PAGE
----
Book Review: Om Love by George Minot

Om Love by George Minot Title: Om Love
Author: George Minot
Publisher: Knopf
ISBN: 978-1400042746
Genre: Literary Fiction
Pages: 368
Source: Publisher
Rating: 4/5

Love arrives in various forms and shapes. It doesn’t know when or how either. Love stories have been written and spoken about since time immemorial. We have read so many heart-breaking novels centered on love that sometimes you wonder: Can anyone ever write something different on this topic? Can there be something else, a different dimension to it? I am glad that I read, “Om Love” by George Minot, because it was exactly what I wanted – a different love story, with all the clichés of love and how it changes our lives.

“Om Love” by George Minot is a typical love story, written differently. Billy, an artist falls in love with Amanda in a yoga class on a typical New York Day and wins her affection. They have some mind-blowing sex and further fall in love. Then Amanda discovers that she has a fatal disease. Billy takes care of her. She goes to India. She is cured to some extent and comes back only to fall ill all over again. The rest is revealed to the reader when he or she reads it (though it is made clear at the beginning anyway).

Now to why I think that this book is written differently? It is a love story, definitely so, and yet there is so much staccato to begin with. I found it difficult to start the book and somewhere down the line the unusual styles grew on me. At one point, the book almost reads like something straight out of a yoga position that is meant to give you the clarity and peace of mind at the end of it all, and yet filtered with joy, passion, anger, envy and so much love.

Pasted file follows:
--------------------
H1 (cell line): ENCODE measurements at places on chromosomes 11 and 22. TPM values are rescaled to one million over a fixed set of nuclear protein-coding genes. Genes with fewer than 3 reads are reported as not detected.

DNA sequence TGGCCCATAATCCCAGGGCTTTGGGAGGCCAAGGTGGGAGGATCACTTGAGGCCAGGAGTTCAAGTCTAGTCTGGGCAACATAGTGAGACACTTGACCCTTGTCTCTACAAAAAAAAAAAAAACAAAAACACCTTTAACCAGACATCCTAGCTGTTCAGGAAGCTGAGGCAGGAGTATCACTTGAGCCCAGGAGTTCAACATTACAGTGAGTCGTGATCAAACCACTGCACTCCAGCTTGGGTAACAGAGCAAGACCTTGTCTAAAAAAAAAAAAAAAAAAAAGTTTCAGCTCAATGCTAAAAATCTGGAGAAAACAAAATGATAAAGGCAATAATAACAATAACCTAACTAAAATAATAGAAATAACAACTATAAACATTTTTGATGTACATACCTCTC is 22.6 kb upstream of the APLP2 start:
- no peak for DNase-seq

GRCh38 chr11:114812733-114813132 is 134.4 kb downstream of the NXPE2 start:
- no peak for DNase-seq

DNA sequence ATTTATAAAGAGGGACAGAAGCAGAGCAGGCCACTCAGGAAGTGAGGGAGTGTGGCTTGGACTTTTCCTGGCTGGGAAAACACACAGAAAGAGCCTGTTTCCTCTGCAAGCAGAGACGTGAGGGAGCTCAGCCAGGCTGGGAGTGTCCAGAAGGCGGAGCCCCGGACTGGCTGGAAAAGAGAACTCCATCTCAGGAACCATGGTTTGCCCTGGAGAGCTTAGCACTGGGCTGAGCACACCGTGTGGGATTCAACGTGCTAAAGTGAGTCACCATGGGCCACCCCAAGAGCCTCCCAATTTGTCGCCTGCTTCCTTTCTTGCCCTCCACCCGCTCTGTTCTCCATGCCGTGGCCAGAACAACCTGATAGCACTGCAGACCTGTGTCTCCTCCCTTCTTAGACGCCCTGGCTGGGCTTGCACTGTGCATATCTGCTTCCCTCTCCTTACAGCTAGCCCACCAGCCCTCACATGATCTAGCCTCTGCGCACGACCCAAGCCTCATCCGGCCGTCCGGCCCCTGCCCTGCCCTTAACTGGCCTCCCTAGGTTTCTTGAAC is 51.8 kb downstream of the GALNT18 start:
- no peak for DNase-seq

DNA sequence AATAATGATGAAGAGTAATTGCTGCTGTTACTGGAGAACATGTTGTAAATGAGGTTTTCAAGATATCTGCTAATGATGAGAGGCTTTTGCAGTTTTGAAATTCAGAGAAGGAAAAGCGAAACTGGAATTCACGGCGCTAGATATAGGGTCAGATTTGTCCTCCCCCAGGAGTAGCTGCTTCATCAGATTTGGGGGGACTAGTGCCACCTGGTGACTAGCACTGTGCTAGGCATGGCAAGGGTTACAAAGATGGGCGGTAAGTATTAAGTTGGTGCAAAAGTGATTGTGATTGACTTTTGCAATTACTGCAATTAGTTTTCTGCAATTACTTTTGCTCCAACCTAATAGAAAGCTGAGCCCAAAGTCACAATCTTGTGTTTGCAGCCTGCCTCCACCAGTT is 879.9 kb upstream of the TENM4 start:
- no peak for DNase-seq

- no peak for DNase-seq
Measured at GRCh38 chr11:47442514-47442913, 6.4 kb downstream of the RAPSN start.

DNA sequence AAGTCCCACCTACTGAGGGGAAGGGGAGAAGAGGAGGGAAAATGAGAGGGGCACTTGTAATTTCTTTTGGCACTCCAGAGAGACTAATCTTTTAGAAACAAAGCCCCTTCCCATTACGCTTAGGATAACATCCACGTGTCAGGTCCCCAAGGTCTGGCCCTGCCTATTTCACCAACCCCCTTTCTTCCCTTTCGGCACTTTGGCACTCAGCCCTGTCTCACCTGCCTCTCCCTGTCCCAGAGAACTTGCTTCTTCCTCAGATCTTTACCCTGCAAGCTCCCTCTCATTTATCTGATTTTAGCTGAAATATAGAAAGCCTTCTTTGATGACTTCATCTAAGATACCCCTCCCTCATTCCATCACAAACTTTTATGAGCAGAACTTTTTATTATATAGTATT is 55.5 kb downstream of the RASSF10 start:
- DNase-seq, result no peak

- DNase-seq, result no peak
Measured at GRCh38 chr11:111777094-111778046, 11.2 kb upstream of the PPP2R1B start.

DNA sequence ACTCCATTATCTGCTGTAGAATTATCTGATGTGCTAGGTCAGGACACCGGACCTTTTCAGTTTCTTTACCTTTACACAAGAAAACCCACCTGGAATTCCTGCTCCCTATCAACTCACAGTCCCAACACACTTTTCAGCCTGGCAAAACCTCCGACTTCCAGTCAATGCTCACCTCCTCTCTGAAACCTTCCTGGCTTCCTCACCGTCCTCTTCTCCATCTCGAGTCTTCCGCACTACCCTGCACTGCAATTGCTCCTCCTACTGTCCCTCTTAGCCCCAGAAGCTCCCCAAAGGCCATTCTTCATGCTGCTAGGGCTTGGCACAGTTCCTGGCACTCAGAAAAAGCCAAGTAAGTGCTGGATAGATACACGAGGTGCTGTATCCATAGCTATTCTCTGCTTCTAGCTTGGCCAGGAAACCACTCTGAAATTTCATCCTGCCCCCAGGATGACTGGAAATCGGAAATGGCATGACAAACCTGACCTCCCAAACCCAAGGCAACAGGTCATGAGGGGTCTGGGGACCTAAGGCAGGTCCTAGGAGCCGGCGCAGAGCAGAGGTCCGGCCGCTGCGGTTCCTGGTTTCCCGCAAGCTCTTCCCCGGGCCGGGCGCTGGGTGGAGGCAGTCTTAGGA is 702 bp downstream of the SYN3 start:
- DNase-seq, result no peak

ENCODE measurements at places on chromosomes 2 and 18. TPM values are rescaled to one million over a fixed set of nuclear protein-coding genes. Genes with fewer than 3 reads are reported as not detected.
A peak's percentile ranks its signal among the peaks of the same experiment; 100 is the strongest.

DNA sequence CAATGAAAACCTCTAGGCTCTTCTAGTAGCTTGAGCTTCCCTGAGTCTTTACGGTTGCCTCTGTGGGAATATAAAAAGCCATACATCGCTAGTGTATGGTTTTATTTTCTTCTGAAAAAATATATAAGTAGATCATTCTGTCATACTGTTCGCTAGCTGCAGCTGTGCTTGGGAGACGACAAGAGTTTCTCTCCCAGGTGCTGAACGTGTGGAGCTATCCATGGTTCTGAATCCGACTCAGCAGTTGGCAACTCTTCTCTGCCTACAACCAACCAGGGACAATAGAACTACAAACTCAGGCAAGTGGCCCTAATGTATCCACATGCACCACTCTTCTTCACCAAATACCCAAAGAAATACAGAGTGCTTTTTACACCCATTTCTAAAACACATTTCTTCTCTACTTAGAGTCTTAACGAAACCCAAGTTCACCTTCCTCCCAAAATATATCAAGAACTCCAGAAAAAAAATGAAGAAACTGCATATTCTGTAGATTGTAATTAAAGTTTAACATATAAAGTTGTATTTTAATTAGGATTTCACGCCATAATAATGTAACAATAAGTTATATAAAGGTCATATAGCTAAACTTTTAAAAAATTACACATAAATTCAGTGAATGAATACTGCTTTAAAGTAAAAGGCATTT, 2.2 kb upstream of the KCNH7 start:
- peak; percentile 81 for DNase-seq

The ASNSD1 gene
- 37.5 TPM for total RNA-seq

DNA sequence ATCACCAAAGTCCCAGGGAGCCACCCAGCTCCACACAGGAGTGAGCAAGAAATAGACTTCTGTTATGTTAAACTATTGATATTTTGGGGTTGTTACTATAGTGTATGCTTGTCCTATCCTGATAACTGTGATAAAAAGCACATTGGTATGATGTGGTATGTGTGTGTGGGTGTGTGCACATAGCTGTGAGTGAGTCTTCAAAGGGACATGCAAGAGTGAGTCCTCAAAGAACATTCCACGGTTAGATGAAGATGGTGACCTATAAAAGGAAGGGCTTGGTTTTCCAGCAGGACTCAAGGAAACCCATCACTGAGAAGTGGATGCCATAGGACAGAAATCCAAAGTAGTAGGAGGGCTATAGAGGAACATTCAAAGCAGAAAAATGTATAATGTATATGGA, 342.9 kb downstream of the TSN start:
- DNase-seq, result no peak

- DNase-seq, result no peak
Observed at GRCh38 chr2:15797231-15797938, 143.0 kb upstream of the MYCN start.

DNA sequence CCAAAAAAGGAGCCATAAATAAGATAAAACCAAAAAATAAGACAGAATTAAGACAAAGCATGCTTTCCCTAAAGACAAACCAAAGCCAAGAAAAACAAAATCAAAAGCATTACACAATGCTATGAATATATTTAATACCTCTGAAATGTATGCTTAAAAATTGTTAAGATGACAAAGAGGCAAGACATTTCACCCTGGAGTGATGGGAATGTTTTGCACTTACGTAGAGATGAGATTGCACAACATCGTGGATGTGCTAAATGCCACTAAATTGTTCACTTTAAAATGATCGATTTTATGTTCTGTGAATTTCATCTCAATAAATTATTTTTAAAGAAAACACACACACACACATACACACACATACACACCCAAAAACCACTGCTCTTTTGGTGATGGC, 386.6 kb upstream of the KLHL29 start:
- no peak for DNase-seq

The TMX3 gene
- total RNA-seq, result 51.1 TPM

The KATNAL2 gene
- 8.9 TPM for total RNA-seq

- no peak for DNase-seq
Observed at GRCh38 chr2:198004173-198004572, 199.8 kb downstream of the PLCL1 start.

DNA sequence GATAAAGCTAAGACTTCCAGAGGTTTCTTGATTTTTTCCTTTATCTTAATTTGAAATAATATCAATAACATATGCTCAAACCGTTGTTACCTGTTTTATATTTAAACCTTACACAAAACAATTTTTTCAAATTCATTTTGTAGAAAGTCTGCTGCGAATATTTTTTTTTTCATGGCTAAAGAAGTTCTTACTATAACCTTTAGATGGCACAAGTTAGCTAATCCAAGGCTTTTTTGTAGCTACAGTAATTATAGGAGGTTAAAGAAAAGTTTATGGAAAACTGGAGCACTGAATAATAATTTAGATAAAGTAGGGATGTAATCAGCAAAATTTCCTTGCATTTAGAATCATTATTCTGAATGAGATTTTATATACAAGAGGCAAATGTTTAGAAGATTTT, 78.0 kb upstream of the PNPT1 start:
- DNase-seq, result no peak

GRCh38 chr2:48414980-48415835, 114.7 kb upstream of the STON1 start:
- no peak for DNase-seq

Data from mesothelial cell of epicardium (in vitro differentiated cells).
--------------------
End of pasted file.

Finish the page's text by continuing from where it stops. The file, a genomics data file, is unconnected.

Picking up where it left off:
The tale of Billy and Amanda moves from lines and emotions all over the place to a steady stream of consciousness to a poignant end, and yet Minot does not lose sight of the big picture: Of love and its nature. I loved the writing. It is quiet like the river sometimes and sometimes it is in your face like an overblown theatrical act. Love is described but obviously through its twists and turns in almost every page. There is anxiety, patience and the knowledge of how to deal with situations at the end of it all.

“Om Love” was a quiet and sometimes yet a powerful and strange book for me. I have enjoyed every minute of reading this small marvel. At one point I was almost reminded of Proust (mainly because of the stream of consciousness bit) and loved it even more because of that. I would definitely recommend “Om Love” to whoever who wants to know more about love in fiction.

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